Velasquez Challenger Jeff Kurzon Has An Interesting Idea About the Clark Street Subway Station in Brooklyn Heights

Jeff Kurzon, who is challenging Rep. Nydia Velasquez in next week’s (6/24) Democratic primary for the 7th District, tweeted about Brooklyn Heights on Tuesday. One of his revelations about the neighborhood — the Clark Street subway station elevators should have an attendant.

RELATED VIDEO: Adventures in the Clark Street Station Stairwell

We exchanged tweets with him on the matter (are those really airplane parts in the elevators…more like aircraft carrier right?*):

Kurzon was recently quick to point out that he is the only Democrat in the June 24 primary who lives in the 7th District. Velasquez lives in Red Hook, just outside of its borders.

(*Note: in 2007 we wrote: An odd and interesting fact, gleaned from former City Councilman Ken Fisher, is that the original elevators at Clark Street came from an aircraft carrier. These were replaced in 2000, when the station was closed for four months. )

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  • http://gloverparkgroup.com jonathankopp

    I’d take new elevators over an attendant any day.

  • AEB

    Dreadful idea–or, rather, a pointless one. What would an attendant add, besides delay, as s/he made sure that all riders heading toward an available elevator from whatever distance had time to get in.

    Needed: new, higher-speed elevators. I can’t be the only one whose life flashes before his eyes waiting for the elevator doors to open on the street landing. If using the stairs weren’t such a walk on the wild side, I’d use them every time.

  • Reggie

    “Jeff Kurzon, who is running against Rep. Nydia Velasquez in next week’s (6/24) Democratic primary for the 7th District….” “Challenging” is more than a bit of an overstatement.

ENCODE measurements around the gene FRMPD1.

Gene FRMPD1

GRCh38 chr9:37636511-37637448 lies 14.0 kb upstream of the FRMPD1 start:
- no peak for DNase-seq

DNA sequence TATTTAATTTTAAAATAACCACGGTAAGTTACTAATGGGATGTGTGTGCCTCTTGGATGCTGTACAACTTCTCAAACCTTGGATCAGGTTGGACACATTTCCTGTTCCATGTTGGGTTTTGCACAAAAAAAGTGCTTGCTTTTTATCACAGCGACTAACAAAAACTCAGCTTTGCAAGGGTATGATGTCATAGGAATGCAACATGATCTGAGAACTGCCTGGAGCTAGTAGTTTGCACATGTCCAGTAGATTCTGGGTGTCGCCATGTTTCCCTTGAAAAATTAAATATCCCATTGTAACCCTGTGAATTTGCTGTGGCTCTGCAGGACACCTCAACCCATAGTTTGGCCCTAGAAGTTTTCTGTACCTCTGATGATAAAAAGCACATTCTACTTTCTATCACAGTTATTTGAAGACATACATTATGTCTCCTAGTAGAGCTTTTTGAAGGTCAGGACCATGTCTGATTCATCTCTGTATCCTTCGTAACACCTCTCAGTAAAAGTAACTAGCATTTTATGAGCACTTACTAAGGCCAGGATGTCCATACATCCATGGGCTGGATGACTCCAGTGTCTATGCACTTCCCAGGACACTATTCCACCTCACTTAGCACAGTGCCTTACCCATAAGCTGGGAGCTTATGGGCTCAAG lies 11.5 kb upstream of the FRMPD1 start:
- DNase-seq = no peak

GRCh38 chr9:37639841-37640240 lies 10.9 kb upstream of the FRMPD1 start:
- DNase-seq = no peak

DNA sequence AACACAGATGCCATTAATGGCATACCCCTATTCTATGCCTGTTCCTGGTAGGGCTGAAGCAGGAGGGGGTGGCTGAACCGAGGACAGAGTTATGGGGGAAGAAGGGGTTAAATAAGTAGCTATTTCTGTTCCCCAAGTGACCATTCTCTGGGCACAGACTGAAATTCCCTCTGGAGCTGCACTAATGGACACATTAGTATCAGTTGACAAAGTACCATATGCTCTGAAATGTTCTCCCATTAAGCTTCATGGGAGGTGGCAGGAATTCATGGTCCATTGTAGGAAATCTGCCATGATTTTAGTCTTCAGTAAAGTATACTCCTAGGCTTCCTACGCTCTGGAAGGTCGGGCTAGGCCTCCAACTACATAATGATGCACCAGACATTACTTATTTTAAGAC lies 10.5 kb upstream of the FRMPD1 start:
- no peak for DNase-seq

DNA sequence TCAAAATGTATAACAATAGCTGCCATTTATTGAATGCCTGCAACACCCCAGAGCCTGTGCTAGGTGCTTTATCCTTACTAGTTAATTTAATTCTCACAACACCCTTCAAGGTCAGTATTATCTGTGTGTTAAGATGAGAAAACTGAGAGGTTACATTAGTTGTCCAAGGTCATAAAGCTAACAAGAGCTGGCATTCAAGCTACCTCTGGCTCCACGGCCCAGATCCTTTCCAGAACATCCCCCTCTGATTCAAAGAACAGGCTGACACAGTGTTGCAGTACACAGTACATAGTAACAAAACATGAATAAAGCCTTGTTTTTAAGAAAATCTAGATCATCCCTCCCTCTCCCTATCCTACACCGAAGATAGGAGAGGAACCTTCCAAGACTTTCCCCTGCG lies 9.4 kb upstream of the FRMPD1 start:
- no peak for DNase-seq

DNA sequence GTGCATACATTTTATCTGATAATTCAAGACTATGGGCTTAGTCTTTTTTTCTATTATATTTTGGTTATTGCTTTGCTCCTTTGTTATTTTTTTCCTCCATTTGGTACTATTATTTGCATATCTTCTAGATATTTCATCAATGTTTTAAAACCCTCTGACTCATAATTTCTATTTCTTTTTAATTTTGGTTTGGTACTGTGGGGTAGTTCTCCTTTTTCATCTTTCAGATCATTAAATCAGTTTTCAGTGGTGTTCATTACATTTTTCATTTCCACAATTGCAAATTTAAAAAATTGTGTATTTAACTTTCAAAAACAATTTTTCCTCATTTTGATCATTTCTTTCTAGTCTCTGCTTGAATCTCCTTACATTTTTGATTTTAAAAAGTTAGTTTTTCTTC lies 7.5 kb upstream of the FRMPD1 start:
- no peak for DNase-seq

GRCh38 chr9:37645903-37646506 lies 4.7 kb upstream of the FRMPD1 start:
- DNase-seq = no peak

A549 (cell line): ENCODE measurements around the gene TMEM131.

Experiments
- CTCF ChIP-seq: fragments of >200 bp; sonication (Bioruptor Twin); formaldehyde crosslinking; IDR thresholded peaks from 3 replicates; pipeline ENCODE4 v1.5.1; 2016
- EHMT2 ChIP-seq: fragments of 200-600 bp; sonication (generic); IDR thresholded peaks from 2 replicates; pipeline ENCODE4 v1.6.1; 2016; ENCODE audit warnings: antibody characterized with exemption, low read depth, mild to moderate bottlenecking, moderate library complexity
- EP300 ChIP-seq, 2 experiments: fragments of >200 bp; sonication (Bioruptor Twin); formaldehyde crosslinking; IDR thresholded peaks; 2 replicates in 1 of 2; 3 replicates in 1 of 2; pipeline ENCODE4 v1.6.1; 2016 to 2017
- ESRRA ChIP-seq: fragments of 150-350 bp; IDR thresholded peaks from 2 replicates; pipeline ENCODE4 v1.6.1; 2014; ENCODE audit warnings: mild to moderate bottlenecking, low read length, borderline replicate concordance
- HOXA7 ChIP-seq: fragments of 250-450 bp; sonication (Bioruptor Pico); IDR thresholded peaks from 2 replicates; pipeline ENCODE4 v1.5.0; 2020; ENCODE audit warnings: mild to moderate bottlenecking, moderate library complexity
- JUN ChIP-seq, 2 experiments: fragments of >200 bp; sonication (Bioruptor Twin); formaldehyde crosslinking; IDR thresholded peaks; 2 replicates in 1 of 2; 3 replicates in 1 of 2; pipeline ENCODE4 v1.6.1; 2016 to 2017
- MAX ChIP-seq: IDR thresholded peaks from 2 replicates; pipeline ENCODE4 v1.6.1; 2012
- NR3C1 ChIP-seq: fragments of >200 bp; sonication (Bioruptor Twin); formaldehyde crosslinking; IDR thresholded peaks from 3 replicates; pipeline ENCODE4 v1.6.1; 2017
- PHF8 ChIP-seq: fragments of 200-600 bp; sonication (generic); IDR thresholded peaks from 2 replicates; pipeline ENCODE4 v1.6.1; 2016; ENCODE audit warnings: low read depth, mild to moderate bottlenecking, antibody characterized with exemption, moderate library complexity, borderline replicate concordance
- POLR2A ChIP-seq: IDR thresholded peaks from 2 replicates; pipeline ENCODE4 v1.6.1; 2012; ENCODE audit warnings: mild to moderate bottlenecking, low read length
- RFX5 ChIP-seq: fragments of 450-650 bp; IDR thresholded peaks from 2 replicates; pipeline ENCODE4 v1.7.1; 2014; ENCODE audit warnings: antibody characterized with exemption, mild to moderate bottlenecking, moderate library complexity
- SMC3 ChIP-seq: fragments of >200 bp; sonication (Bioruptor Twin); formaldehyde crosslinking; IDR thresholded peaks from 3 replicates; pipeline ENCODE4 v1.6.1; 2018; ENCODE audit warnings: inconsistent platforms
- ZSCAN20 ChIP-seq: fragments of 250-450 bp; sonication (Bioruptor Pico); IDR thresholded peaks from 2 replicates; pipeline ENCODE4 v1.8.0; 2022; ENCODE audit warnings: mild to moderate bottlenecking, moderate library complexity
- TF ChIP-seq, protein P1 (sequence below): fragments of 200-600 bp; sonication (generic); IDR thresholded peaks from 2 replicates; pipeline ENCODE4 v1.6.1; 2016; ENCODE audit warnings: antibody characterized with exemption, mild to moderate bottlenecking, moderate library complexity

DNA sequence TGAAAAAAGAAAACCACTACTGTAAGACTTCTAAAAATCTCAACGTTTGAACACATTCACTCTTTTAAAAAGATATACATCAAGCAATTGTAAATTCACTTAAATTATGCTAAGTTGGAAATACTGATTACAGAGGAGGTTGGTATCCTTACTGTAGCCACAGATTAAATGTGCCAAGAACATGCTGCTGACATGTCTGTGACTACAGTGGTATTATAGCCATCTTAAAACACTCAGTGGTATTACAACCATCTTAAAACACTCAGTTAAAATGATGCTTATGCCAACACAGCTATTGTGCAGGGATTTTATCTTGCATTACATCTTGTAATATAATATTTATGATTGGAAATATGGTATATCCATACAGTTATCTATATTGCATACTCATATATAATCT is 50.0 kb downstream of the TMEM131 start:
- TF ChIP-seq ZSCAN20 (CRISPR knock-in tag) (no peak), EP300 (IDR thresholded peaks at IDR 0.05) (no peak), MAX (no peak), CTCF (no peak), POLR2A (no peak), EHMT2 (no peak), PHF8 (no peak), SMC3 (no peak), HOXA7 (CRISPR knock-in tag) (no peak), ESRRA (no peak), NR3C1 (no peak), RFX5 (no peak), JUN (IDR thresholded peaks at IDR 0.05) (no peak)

• Daddyo

    Dumb idea. Has Kurzon ever been in an “attended” MTA elevator? Does he enjoy watching workers read the NY Post or Daily News?

  • Fritz

    Try the DC Metro elevators (and escalators) before you complain about MTA. I’ve rarely made a trip in DC when all of them were working, and most trips require several ups and downs.

  • Ann B Chapin

    Someone correct me if I am wrong but–didn’t we have attendents years ago??

  • ujh

    If this “solution” is what Kurzon is throwing out to voters, how does he expect to challenge the experienced Velazquez?

  • elemengee

    You’re right, Ann. There were attendants on the elevators many years ago, but only during certain times of the day, usually rush hours, morning and night. I don’t think attendants are the answer to the problem-ridden elevators at Clark Street.

  • Martin L Schneider

    Wow, does he not know our station and its real problems. The crumby arcade with its broken pavements, non-working doors, ugly and decrepit ceiling, broken down signage needs a complete renovation.
    The MTA—which says that it is not their property and points to the St. George owners— needs to take charge of this major tourist and super-busy station.
    The owners of the St. George evidently don’t care what it looks like and has never responded significantly to urging by the community to fix things up. Either they should go to work on this or the community needs to pressure the MTA into fixing it up, from top to bottom.

  • Andrew Porter

    The equipment in the elevators were originally based on aircraft carrier elevators, which raised and lowered airplanes to the flight deck—they were *never* based on “airplane parts”. As pointed out, the guts were replaced years ago. I believe the temporary attendants who pushed the buttons during rush hours were likely eliminated in one of the usual cutbacks.

  • Andrew Porter

    The big problem is that the area around the turnstiles is owned by the MTA, but the passages from Clark Street and Henry Street to that area are owned by the St. George. There is no financial incentive for them to clean it, fix the ceiling and upgrade the doors.